Whenever it rains, I think of something my stepmother liked to say during similar weather conditions, Modern Philosophers.
We’d be in the car, and from her throne aka the passenger seat, she would pass judgment on the world outside her window. If there was ever anybody out in the rain, she would say:
“Too much of a fool to come in out of the rain”…
Mind you, she had absolutely no knowledge of that person’s situation. Maybe they were walking to the bus stop and got caught in the storm. Perhaps they were chasing after a lost pet who slipped out the door and into the rain.
All she knew was that they were fools because they let themselves get wet.
And because I was an impressionable youth, I assumed that anyone who stayed outside in the rain was a fool.
That was definitely one of her Top 5 sayings. Other classics that still haunt me to this day are:
“Children should be seen, and not heard”…
And anytime I, a naturally inquisitive kid, would ask a question:
“Look it up yourself”…
It’s amazing I didn’t turn out a completely close-minded prick. I guess I am proof that a child can overcome his upbringing no matter how hard an adult tries to brainwash him.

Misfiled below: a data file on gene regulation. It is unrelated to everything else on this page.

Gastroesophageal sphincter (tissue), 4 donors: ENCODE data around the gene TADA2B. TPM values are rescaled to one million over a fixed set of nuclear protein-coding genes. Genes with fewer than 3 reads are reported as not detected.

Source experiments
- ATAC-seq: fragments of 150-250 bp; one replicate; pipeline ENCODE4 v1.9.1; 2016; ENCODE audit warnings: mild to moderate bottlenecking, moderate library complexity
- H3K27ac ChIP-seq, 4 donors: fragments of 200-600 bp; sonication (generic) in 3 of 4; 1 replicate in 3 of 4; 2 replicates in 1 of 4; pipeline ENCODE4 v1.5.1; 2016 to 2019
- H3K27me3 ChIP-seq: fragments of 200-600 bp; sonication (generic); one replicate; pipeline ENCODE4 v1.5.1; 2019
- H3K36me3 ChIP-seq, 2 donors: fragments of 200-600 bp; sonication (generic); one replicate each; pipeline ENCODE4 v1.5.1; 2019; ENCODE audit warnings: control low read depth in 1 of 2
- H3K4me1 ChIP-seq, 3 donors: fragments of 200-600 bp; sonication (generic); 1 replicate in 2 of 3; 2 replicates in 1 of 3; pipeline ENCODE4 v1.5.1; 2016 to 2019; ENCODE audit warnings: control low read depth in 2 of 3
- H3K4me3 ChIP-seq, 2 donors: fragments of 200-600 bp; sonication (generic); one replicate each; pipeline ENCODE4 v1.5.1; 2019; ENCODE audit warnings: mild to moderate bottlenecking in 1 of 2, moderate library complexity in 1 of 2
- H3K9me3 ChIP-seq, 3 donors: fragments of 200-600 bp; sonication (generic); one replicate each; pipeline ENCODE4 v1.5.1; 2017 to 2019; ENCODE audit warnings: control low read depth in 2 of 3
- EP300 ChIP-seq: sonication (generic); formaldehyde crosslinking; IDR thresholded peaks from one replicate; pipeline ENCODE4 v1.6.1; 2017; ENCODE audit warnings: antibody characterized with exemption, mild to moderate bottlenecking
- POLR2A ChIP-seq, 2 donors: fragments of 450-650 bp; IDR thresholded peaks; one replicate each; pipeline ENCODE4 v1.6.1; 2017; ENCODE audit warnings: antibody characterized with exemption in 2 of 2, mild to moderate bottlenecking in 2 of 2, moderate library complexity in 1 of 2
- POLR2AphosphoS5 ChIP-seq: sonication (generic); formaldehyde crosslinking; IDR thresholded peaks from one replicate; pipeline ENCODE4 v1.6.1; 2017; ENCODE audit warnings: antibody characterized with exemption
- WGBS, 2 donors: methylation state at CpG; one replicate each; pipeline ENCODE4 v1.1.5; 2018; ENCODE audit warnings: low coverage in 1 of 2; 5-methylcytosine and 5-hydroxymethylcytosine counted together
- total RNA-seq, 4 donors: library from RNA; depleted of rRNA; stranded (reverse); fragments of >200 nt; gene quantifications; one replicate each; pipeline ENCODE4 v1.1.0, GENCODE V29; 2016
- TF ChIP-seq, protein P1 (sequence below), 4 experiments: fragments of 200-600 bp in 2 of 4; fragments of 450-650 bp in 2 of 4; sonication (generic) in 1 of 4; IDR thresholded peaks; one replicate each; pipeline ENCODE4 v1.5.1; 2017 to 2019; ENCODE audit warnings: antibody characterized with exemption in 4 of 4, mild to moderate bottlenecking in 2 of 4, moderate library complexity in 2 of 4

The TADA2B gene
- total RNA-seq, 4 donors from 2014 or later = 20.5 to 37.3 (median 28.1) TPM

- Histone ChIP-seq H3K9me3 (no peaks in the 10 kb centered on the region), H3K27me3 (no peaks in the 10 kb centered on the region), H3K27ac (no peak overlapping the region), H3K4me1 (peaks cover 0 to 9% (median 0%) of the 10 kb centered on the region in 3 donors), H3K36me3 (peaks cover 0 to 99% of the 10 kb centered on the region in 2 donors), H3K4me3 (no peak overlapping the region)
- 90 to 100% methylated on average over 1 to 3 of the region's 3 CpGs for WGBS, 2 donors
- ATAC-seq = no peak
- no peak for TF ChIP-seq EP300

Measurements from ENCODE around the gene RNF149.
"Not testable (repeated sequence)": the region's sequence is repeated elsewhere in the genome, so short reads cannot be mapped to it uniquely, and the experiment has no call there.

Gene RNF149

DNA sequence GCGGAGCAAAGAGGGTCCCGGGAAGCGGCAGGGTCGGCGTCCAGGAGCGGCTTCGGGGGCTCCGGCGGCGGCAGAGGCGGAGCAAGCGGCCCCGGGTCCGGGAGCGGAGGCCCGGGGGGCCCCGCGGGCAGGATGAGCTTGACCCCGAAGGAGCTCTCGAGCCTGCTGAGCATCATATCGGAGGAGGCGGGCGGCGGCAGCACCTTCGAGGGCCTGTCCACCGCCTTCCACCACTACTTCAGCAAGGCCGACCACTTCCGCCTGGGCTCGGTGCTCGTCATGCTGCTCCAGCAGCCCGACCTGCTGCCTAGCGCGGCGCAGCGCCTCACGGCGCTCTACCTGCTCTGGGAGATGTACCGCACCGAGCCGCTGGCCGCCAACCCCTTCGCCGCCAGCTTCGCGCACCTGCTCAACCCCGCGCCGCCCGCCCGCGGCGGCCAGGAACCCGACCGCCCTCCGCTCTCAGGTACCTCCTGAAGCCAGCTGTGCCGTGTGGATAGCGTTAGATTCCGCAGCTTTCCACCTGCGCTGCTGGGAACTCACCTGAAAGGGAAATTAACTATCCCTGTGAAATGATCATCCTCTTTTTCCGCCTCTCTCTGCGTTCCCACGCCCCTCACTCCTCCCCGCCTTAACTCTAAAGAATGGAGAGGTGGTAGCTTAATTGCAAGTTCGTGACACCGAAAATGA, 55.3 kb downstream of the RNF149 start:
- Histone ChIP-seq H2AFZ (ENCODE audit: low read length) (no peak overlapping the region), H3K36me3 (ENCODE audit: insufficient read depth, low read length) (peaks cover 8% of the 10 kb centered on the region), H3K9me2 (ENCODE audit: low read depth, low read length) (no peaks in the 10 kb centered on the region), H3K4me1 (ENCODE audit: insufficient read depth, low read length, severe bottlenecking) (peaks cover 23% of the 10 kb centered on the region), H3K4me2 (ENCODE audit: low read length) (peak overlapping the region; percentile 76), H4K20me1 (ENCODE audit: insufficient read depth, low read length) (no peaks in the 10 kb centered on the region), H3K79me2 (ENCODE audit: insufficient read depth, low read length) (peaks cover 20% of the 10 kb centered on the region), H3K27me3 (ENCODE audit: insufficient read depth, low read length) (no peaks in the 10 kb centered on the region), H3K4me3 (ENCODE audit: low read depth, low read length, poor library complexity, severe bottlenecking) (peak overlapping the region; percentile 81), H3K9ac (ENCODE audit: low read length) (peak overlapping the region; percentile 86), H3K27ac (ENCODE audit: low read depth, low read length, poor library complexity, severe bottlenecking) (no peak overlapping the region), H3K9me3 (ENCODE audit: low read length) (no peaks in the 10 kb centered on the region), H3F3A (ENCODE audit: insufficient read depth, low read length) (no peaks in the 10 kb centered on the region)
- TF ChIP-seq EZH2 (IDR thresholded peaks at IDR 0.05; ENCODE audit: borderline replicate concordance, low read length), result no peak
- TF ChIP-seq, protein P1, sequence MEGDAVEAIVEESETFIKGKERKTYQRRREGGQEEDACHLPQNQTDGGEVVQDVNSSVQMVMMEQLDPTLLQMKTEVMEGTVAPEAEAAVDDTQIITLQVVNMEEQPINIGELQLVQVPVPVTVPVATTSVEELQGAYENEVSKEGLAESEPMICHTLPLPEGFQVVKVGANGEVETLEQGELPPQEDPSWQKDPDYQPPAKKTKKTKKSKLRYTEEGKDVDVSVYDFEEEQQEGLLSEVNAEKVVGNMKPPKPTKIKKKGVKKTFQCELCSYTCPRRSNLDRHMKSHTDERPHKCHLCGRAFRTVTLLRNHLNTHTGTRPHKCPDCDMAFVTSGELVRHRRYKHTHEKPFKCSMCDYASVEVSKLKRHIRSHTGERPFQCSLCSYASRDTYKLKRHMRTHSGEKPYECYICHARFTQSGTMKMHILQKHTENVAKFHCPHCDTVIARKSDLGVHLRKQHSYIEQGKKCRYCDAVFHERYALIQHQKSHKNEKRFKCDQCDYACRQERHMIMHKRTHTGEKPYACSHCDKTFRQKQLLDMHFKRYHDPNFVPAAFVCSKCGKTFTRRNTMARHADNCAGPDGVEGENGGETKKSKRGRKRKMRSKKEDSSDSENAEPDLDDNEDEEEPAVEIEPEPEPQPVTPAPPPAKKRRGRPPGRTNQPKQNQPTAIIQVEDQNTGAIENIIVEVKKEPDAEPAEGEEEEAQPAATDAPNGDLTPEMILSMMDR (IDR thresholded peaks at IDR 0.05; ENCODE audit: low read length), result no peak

But I digress.
Today’s post is about how I came to terms with being one of those fools who never comes in out of the rain.
I think my love of walking in the rain began as an act of rebellion against my stepmother. She never let me get away with much, so I probably started doing it once I went off to college.
I’ve never felt as free or as at peace as when I’m out in the rain.
I find it incredibly relaxing and conducive to plotting out story points in my head.
There is definitely a connection between my walks in the rain, and the first screenplay I wrote in college being about a mysterious killer who comes out of the rain.
Lately, though, I’ve come to realize that my love of being out in the rain is about more than rebelling against someone I haven’t seen since I was a teenager.
It hit me this morning, as I was out walking along the river in the rain. No one else goes out for a walk or a run when it’s raining. This means I have the streets to myself. This card carrying member of the Introverts Society can dodge raindrops and jump in puddles without having to worry about being interrupted by those annoying humans who always insist on being in the way of my solitude.
Maybe everyone else is sitting at their windows, and thinking me a fool for being out in the rain, but I’m totally okay with that.
I’d much rather have the world to myself, and prove how being close-minded can prevent you from really enjoying life…
What “words of wisdom” from your childhood still echo in your brain today?